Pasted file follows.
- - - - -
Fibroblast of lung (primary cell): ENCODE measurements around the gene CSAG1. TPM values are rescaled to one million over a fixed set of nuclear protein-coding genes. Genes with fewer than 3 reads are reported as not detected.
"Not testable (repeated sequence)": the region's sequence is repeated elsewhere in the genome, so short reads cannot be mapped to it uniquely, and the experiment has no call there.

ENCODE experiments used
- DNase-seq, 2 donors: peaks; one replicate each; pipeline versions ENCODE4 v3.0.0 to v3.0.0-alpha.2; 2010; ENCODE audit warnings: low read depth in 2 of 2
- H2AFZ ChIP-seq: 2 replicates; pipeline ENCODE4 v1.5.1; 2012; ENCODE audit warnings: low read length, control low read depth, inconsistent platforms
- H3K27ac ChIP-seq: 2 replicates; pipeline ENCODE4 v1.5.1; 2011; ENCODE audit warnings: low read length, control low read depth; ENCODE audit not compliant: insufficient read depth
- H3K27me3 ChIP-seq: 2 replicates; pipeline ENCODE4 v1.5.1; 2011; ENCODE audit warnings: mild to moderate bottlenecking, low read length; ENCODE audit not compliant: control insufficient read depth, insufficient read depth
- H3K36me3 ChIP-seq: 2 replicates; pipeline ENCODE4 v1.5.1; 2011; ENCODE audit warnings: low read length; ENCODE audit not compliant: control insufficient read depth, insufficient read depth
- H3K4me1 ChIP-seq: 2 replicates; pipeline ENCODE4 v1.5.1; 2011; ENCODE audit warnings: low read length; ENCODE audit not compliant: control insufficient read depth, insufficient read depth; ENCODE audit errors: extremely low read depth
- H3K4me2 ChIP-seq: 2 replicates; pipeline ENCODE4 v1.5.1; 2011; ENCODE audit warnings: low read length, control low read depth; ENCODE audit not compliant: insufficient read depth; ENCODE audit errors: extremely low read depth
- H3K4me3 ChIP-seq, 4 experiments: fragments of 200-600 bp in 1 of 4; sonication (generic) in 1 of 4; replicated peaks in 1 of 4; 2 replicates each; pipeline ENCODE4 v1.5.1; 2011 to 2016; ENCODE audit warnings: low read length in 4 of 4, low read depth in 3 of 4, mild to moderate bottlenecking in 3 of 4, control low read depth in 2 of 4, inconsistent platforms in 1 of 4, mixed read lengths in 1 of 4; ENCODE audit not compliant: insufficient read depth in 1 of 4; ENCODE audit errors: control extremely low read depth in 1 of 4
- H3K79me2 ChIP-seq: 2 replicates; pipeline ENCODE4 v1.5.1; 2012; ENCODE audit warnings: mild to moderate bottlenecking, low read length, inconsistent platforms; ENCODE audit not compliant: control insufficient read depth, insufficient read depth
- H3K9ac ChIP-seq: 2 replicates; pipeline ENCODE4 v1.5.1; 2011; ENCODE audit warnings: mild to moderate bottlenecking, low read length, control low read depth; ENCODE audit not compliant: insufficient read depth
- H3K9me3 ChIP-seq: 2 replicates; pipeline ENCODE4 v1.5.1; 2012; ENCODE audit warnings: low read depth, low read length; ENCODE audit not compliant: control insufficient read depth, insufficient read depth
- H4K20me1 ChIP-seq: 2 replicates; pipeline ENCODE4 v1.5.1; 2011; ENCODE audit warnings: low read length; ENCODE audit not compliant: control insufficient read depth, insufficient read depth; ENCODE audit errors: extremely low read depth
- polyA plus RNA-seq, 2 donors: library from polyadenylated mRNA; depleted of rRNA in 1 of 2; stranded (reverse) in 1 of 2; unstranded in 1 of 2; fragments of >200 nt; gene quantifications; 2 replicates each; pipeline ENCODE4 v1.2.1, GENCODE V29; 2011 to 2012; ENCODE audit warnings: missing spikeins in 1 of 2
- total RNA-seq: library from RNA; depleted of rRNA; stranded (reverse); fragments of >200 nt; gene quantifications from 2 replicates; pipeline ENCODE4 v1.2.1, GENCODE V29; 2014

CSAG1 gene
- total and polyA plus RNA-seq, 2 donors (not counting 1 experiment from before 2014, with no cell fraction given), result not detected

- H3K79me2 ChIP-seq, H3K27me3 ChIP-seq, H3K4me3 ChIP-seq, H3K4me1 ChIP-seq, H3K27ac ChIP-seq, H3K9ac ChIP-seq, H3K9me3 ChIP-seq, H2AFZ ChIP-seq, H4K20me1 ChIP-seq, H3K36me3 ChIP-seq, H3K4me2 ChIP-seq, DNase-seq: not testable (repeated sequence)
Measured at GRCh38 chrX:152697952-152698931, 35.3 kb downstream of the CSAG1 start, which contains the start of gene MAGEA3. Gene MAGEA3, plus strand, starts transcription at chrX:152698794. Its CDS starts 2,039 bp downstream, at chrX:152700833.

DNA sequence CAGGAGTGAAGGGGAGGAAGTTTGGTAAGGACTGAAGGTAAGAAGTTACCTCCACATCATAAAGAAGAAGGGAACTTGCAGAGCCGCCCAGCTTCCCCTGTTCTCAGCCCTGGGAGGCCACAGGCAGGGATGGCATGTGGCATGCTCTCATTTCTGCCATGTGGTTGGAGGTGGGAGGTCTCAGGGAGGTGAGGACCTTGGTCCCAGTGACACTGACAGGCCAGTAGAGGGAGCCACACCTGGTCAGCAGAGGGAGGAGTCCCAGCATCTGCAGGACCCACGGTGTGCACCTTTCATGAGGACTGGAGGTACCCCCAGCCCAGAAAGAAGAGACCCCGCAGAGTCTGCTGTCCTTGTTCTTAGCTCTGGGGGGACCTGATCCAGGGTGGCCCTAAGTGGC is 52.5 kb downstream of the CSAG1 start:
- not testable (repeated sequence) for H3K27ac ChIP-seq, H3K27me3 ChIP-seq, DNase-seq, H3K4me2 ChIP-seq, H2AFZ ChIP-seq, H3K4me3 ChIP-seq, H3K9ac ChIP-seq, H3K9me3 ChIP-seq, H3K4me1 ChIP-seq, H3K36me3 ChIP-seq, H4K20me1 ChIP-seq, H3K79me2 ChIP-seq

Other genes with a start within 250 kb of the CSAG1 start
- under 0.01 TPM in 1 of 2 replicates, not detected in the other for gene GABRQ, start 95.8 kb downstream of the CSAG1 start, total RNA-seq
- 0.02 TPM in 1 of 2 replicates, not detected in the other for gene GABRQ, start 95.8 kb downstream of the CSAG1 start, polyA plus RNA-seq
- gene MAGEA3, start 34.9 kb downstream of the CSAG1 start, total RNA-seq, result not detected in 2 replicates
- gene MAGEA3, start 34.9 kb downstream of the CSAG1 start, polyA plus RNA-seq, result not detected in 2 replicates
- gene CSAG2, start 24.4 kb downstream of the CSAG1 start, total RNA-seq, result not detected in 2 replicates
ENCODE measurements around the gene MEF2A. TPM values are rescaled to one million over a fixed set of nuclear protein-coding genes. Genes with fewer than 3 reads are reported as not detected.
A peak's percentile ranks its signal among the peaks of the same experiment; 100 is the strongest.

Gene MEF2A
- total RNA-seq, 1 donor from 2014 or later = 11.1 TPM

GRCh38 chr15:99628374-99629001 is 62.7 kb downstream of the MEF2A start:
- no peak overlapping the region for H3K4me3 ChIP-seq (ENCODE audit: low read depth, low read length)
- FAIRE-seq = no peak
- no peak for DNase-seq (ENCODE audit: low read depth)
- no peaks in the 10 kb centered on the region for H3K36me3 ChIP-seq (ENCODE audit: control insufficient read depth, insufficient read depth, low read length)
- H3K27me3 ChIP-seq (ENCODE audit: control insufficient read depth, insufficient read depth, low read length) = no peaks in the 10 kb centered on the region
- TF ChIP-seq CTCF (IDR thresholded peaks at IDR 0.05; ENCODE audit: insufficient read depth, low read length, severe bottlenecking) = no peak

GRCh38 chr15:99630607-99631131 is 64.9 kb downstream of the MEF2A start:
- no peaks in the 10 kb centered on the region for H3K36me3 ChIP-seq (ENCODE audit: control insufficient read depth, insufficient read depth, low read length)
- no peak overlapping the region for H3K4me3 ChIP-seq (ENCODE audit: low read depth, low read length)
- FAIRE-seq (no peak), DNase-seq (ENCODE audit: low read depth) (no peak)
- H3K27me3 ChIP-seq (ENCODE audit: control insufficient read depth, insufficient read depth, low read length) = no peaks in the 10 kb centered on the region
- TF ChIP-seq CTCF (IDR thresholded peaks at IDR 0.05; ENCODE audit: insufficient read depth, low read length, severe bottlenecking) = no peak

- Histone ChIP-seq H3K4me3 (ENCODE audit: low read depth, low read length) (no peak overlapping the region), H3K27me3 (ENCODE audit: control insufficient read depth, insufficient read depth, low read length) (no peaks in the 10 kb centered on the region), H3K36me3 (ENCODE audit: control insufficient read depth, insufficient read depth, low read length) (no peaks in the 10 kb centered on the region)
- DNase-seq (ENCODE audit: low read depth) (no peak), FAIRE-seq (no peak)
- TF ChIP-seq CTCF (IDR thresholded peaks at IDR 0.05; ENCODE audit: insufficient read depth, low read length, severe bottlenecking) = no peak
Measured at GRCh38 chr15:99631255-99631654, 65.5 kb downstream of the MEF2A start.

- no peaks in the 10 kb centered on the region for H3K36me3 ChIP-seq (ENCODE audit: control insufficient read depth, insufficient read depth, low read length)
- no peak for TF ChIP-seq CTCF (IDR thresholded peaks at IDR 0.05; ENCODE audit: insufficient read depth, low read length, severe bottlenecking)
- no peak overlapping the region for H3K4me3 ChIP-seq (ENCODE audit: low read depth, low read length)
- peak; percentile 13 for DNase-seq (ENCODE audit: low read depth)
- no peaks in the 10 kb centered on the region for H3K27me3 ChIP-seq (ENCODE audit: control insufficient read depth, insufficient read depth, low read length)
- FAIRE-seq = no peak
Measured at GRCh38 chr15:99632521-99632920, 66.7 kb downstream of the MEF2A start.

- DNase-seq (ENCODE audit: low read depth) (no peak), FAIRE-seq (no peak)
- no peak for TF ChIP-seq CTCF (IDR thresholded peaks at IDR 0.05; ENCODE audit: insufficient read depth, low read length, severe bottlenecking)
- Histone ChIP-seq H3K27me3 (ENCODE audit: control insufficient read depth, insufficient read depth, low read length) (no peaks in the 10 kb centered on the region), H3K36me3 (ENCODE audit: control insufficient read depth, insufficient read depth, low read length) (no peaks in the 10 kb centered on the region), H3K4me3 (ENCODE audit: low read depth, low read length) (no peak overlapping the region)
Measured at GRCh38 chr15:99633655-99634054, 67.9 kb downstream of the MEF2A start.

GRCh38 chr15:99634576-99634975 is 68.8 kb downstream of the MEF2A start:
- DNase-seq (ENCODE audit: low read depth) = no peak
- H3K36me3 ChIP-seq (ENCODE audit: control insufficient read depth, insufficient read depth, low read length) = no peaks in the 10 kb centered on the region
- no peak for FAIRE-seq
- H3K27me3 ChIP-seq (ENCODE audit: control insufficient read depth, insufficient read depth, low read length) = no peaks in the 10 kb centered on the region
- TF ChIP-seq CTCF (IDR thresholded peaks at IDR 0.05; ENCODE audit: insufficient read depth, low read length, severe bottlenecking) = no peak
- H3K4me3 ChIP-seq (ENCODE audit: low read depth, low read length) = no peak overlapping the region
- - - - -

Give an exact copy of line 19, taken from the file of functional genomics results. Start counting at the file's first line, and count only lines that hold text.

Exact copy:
- total and polyA plus RNA-seq, 2 donors (not counting 1 experiment from before 2014, with no cell fraction given), result not detected